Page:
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Attention DAC Members! The First Friday Newsletter belongs to YOU. Please send in your organization's upcoming events, newsworthy accolades, resources and more to be featured In each month's First Friday Newsletter. If you have questions or to submit your info please email:


A monthly update complete with the latest news and resources brought to you by the Diabetes Action Council of South Carolina (DAC)


When you’re managing diabetes and prediabetes, your eating plan is a powerful tool.

But figuring out what to eat can feel like a hassle, right? Well, it doesn't have to because there are easy things you can do to add flavor to your daily routine—including healthy twists on your favorite foods.

One key to feeling your best lies in the food you eat. You can start by working with a registered dietitian nutritionist (RDN/RD) to make an eating plan that works for you. In it, be sure to include the foods you like—and don’t be afraid to try something new.

Most importantly, remember that eating well—and adding activity to your daily routine by moving more—are important ways you can manage diabetes. 

This perfect weeknight meal features Lemon Chicken with Rosemary and Garlic. Fill half your plate with a double serving of Collard Greens with Yellow Squash and complete your plate with half of a roasted sweet potato topped with a little bit of butter.

Lean Protein: Chicken
Nonstarchy Vegetables: Collards, yellow squash
Carbohydrate foods: sweet potato



• juice and zest of 1 lemon
• 2 cloves garlic (minced)
• 2 tbsp white wine
• 2 tsp corn starch
• 1 1/4 lbs chicken tenderloins
• 1/4 tsp salt
• 1/8 tsp black pepper
• 2 tbsp olive oil
• 2 tbsp fresh rosemary (or 2 tsp if using dried rosemary)

In a small bowl, whisk together the lemon juice, wine, and cornstarch. Set aside.

Sprinkle both sides of the chicken with the salt, black pepper, and lemon zest.

Heat the olive oil in a medium skillet over medium heat. Add the rosemary and garlic and cook until fragrant, 30 seconds. Add the chicken and cook until a thermometer inserted into a chicken tender reaches 165°F, 5 minutes on each side. Add the lemon juice mixture and toss to coat. Continue cooking for 3 minutes; the liquid will slightly thicken. Serve warm.

1 bunch (about 8 oz) collard greens (washed and dried)
2 tbsp olive oil
2 slices turkey bacon
2 cloves garlic 
1 medium yellow squash (cut into half moons)
1 cup low sodium vegetable broth
1/8 tsp black pepper

Remove the woody stems that run down the center of the collard leaves. Neatly pile several leaves and tightly roll them up, then slice into ribbons. Repeat for the remaining collard greens.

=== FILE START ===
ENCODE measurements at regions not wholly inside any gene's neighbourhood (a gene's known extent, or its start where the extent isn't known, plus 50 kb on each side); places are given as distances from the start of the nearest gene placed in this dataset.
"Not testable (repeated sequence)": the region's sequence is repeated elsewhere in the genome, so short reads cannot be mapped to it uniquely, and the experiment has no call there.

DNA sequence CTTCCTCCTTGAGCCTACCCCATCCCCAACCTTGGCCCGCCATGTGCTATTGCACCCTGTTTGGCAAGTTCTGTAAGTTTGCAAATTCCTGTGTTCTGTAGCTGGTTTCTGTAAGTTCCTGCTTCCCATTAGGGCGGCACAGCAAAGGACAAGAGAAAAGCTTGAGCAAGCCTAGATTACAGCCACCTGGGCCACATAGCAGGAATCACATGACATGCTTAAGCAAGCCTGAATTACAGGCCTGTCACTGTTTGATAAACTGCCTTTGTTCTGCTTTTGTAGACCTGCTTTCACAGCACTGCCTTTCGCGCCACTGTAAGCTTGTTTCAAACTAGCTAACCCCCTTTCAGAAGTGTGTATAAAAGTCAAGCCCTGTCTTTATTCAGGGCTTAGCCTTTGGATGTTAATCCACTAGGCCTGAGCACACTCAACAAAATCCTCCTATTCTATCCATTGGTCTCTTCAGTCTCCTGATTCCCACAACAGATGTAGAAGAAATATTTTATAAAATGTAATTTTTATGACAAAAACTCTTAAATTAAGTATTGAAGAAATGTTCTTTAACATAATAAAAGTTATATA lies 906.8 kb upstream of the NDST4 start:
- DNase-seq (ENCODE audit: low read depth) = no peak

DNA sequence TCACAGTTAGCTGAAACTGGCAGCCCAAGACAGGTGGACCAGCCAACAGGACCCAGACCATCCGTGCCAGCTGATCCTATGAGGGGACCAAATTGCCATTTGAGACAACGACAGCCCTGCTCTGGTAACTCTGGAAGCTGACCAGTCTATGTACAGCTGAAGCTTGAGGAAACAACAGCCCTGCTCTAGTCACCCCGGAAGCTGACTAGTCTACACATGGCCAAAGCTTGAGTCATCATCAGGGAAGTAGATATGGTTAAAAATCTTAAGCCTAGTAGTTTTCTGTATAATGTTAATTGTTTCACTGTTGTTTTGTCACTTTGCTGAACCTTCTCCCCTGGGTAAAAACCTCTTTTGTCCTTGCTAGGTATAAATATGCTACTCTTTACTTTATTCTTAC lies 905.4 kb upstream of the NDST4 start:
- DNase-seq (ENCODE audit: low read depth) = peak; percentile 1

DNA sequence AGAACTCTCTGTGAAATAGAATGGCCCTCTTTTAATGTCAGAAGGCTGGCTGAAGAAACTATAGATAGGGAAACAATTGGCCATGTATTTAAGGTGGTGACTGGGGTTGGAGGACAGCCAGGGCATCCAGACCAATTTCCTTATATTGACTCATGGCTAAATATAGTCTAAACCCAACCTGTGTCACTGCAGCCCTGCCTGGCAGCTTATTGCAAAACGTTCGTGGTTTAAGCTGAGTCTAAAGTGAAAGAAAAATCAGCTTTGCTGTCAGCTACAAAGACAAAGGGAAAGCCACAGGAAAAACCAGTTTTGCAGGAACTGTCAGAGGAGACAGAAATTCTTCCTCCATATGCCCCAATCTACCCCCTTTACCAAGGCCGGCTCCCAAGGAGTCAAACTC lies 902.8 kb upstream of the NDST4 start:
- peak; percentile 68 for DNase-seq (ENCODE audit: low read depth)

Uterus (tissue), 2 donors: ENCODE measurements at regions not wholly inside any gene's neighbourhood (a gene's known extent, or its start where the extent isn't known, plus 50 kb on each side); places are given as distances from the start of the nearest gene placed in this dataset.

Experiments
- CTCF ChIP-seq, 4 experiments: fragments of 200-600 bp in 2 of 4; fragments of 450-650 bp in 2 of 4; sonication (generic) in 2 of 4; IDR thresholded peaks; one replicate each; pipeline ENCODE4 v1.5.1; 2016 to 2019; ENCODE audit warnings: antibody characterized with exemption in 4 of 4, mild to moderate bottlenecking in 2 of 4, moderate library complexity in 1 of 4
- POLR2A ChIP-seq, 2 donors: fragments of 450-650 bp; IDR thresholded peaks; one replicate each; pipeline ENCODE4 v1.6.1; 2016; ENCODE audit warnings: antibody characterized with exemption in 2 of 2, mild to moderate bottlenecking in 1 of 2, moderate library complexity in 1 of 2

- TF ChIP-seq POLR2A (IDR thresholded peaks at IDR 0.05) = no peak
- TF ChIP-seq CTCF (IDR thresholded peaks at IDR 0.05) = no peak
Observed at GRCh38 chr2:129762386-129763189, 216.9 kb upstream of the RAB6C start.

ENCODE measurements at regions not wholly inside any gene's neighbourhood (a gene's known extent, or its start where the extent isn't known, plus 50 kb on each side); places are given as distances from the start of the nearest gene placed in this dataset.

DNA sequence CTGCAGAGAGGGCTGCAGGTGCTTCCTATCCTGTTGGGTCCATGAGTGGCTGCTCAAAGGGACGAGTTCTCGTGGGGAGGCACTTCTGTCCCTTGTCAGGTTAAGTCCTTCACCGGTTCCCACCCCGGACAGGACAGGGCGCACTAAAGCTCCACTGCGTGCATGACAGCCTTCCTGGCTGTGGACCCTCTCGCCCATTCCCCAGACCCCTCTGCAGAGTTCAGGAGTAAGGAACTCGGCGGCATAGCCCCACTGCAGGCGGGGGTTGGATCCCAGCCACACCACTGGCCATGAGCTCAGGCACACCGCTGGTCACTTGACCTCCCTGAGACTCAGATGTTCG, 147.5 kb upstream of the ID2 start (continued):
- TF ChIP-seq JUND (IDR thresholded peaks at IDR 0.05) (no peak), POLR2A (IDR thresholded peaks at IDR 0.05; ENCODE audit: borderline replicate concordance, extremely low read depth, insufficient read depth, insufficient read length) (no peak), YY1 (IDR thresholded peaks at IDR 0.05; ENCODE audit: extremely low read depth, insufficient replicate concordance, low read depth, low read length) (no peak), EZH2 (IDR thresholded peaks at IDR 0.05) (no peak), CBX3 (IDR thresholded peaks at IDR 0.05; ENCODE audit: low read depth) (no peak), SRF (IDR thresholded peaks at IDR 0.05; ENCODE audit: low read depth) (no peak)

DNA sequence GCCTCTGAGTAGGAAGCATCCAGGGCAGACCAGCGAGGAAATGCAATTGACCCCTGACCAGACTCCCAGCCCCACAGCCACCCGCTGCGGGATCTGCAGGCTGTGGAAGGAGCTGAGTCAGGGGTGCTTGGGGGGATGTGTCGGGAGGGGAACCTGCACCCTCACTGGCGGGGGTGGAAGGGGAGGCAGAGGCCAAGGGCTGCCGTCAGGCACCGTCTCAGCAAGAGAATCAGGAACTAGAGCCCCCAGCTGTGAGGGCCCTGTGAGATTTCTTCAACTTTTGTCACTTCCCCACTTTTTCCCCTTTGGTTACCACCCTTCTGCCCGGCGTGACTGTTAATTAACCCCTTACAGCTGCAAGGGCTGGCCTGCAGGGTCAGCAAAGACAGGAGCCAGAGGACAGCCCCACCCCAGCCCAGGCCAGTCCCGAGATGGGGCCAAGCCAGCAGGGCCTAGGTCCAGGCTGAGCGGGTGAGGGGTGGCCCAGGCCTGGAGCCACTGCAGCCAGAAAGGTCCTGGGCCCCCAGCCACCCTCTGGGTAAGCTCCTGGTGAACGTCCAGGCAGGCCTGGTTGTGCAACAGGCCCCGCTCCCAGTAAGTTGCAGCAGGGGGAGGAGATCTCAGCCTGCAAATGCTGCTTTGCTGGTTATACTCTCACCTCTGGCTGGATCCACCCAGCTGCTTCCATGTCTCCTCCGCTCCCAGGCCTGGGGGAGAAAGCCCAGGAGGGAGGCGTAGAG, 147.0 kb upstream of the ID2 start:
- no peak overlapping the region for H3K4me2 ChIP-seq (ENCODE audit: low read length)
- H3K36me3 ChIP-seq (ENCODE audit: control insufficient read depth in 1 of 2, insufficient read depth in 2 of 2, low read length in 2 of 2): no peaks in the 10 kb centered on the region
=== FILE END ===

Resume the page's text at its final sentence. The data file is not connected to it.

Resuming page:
Heat 1 tablespoon of the olive oil in a medium sauté pan over medium heat. When the oil is shimmering, add the turkey bacon and cook until golden brown, 3 minutes on each side. Remove the bacon and set aside to slightly cool. Dice the bacon once cool.

Heat the remaining 1 tablespoon of olive oil in the same sauté pan over medium heat. When the oil is shimmering, add the garlic and cook until fragrant, 30 seconds. Add the collard greens and squash and cook until the collards have wilted and the squash begins to soften, about 5 minutes. Add the vegetable broth and bring the mixture to a boil. Lower the heat and simmer, covered, until the vegetables are cooked through, 10 minutes.

Add the black pepper, and cooked turkey bacon and toss to combine.


Water Aerobics.  Because the water supports you, you can do moves in water that you couldn't do on land. Like any exercise, water exercise helps lower blood sugar levels. It also contributes to positive changes in body composition, blood pressure, and cholesterol. You can also do upper-body water exercises.
Yoga.  Exercising the muscles – Like other forms of exercise, yoga increases glucose uptake by muscular cells, which in turn, helps to lower blood sugar levels, improve circulation and reduce the risk of cardiovascular disease.

If you are interested in participating and learning more, please complete the short survey here: For more information contact Nicky King at

COVID-19 Booster Shot

On March 29, 2022, the CDC updated booster dose guidance to expand eligibility for some people to get a second vaccine booster. Adults age 50 and older and some immunocompromised individuals are now eligible to get a second Pfizer or Moderna booster dose at least 4 months after their first booster (whether they received a Pfizer, Moderna, or Johnson & Johnson booster). Older adults—especially those with underlying medical conditions—and people with compromised immune systems are at higher risk of severe health impacts if infected by COVID-19, and are therefore among those most likely to benefit from the additional protection of a second booster shot.

Booster Toolkit

Be sure to subscribe to our DAC Flicks Channel on YouTube.
There you will find episodes of Wellness Wednesday, the "In It Together SC: Preventing Diabetes in South Carolina" docuseries, and more!



Copyright © 2022 Diabetes Action Council of South Carolina. All rights reserved.

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